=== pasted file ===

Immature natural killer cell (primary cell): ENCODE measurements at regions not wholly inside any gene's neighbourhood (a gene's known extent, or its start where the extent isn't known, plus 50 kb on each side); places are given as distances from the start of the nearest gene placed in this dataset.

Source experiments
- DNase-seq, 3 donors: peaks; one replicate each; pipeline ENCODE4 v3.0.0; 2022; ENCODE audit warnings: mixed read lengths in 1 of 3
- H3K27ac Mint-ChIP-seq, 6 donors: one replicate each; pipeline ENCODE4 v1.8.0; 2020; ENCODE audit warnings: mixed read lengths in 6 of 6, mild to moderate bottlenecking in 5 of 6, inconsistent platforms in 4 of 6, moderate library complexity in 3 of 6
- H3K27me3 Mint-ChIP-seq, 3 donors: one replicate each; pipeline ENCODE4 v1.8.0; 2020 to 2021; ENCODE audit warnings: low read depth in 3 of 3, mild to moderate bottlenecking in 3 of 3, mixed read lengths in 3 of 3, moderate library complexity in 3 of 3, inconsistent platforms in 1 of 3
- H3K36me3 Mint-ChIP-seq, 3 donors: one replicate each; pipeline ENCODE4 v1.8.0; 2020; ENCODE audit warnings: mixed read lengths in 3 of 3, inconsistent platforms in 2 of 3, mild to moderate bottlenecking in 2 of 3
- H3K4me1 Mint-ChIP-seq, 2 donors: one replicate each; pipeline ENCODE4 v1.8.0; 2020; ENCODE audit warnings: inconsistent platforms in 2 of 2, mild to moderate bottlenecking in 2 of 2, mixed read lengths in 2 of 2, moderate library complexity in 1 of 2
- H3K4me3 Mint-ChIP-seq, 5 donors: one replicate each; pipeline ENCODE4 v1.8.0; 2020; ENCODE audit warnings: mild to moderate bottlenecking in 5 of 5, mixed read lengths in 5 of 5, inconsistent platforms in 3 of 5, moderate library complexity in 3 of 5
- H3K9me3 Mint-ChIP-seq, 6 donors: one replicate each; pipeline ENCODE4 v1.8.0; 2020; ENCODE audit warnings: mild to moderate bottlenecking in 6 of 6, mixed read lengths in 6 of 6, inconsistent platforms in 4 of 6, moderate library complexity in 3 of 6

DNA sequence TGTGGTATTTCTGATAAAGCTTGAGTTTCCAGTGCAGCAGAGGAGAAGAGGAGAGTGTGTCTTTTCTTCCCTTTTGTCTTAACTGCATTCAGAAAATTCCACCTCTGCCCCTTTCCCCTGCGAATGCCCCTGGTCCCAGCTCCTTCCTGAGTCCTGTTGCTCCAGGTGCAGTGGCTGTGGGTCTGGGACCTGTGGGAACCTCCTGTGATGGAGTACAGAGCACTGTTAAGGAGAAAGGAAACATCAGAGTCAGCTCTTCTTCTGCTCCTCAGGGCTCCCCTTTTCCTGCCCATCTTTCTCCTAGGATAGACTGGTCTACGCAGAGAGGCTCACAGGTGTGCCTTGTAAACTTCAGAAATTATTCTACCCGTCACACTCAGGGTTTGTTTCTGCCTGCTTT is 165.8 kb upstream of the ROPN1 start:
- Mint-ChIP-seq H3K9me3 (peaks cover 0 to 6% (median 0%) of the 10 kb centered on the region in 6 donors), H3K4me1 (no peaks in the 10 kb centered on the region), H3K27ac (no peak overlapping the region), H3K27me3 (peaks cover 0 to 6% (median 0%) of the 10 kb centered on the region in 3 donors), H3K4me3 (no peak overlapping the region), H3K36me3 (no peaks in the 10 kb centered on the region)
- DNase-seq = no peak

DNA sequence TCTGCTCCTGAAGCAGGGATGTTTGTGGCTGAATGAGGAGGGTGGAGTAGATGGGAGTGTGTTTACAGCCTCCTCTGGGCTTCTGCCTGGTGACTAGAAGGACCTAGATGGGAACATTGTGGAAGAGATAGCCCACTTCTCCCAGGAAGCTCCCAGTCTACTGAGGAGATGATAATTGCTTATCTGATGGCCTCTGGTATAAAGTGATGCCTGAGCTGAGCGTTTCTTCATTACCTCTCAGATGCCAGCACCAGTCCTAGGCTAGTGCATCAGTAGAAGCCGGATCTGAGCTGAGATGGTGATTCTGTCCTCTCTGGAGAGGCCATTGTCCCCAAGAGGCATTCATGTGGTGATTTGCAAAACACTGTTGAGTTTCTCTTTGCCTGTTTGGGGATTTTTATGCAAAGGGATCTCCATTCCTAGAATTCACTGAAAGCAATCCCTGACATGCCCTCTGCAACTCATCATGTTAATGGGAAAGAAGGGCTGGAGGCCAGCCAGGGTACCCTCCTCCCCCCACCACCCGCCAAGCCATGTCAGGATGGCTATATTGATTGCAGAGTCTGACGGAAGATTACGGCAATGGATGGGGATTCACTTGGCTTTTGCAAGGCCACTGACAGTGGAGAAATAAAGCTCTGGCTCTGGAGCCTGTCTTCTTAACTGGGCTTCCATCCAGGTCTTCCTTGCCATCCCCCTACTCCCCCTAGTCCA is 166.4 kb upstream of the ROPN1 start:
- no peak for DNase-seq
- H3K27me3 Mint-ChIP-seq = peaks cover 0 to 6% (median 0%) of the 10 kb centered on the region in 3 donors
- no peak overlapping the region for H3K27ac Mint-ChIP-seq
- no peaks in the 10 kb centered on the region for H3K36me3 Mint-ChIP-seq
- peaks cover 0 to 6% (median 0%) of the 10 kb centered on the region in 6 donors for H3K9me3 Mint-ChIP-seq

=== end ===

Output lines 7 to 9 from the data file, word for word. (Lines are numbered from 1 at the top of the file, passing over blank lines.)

- H3K4me1 Mint-ChIP-seq, 2 donors: one replicate each; pipeline ENCODE4 v1.8.0; 2020; ENCODE audit warnings: inconsistent platforms in 2 of 2, mild to moderate bottlenecking in 2 of 2, mixed read lengths in 2 of 2, moderate library complexity in 1 of 2
- H3K4me3 Mint-ChIP-seq, 5 donors: one replicate each; pipeline ENCODE4 v1.8.0; 2020; ENCODE audit warnings: mild to moderate bottlenecking in 5 of 5, mixed read lengths in 5 of 5, inconsistent platforms in 3 of 5, moderate library complexity in 3 of 5
- H3K9me3 Mint-ChIP-seq, 6 donors: one replicate each; pipeline ENCODE4 v1.8.0; 2020; ENCODE audit warnings: mild to moderate bottlenecking in 6 of 6, mixed read lengths in 6 of 6, inconsistent platforms in 4 of 6, moderate library complexity in 3 of 6